Misunderstandings about California Auto Insurance

Posted on: 11Feb,2016

Most individuals typically go through their lives thinking that they are covered in the event of an auto accident just because they continue to renew the same policy year after year. Granted, a person could be correct with this type of thinking – until they get into an auto accident with an underinsured or uninsured driver, a friend borrows their vehicle and wrecks it, or if their vehicle gets stolen. These are just a handful of the circumstances that many people think they are protected from when in reality, they aren’t.

If you don’t have the right coverage, situations like the ones discussed above could wind up costing you thousands of dollars that may put a financial strain on you and your family for years to come. The bottom line is that you should never assume that you have sufficient California auto insurance coverage. This is just one of many misunderstandings or myths that many individuals have made the unfortunate mistake of believing. The following is a list of the more common myths and misunderstandings about California auto insurance.

All California auto insurance policies protect you against uninsured drivers – FALSE, if you don’t have this coverage, you could be in for a lot of expenses if your vehicle is damaged in an accident caused by an uninsured (or underinsured) motorist. Remember, with the exception of liability coverage, every other type of coverage is optional.

California auto insurance policies cover personal property inside your vehicle – FALSE, personal property items like cell phones, laptops, or tablets are covered under your homeowner’s policy, not your auto insurance.

Damages due to natural disasters as well as vehicle theft are always covered – FALSE, not unless you are paying for comprehensive coverage. This is what protects you against accidents with animals, natural disaster damage, and theft.

If you loan your vehicle to a friend, they’re responsible if they get into an accident – FALSE, it’s your insurance and your vehicle therefore, it’s your responsibility – regardless of who was driving.

If you recently renewed your California insurance policy, you won’t need another policy for the vehicle you recently purchased – FALSE, regardless of when you paid for your policy, a new vehicle will need a new policy.

Insurance companies can cancel a person’s policy any time they choose – FALSE, according to state insurance regulations, your insurer cannot cancel you during your policy term – unless they have valid grounds to do so such as insurance fraud or non-payment.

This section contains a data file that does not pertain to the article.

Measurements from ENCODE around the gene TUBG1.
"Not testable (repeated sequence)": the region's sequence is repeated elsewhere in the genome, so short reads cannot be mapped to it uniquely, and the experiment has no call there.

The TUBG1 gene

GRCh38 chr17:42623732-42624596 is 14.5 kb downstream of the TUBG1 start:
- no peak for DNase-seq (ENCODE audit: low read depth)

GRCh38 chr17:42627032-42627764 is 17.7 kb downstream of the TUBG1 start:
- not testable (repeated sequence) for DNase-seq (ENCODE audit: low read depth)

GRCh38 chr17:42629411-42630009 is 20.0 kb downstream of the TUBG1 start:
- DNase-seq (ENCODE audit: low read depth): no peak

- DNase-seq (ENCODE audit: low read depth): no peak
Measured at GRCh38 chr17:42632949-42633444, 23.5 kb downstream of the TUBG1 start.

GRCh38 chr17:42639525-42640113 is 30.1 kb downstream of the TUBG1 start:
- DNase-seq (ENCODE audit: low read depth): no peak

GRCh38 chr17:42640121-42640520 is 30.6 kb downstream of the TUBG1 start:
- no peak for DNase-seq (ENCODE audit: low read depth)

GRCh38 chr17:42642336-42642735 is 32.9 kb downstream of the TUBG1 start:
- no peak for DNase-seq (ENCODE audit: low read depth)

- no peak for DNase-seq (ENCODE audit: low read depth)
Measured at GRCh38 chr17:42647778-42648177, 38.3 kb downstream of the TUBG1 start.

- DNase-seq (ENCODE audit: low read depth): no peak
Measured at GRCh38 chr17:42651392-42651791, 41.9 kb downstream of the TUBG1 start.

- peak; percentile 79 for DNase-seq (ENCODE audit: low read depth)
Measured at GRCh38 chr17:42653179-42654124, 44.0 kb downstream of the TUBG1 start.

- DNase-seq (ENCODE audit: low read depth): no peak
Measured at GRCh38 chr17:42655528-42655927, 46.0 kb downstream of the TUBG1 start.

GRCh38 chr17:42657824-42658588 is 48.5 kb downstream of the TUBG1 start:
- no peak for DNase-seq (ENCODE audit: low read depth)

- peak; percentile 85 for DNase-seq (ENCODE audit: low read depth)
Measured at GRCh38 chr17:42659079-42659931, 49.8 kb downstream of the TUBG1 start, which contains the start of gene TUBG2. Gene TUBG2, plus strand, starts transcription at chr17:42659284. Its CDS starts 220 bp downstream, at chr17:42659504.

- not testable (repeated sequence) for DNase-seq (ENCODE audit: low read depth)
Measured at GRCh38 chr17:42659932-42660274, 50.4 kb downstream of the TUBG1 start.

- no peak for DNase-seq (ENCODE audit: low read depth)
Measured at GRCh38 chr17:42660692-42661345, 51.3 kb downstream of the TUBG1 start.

It costs more to insure black and red cars – FALSE, color has nothing to do with your premium rates. When you are signing up for insurance, your agent or broker will never ask you what color your vehicle is. So if you’ve been reluctant to pay for that custom paint job with the neon flames, it won’t affect how much you pay for your insurance.

Smokers pay more for auto insurance – FALSE, that may be true when a person that smokes is shopping for healthcare and life insurance, but it doesn’t apply to California vehicle insurance.

When renting a vehicle, you’ll need to purchase additional coverage – FALSE, unless this coverage is not included in your insurance policy. This is just a popular rental car agency sales pitch, nothing more. Your California auto insurance coverage applies to rental vehicles and any other vehicle you may be driving.

You don’t need comprehensive coverage if your vehicle is too old to steal – FALSE, no vehicle is too old to steal when car thieves or drug addicts get desperate for money or a fix. Recent statistics show that some of the most popular theft targets are certain Honda and Toyota models that are over 10 years old.

Your credit score has nothing to do with your premium rates – FALSE, your insurer and every other insurance company out there pays close attention to every client’s credit scores. Your insurance score is based on your credit score, and in the insurance company’s eyes, the lower it is, the greater the likelihood of you filing a claim.

Your state’s minimum coverage requirement is all the insurance you need – TRUE, the state minimum liability coverage is required by law. However, if you are involved in an extremely serious accident involving bodily injury and property damage, you won’t have enough coverage to pay for all of it.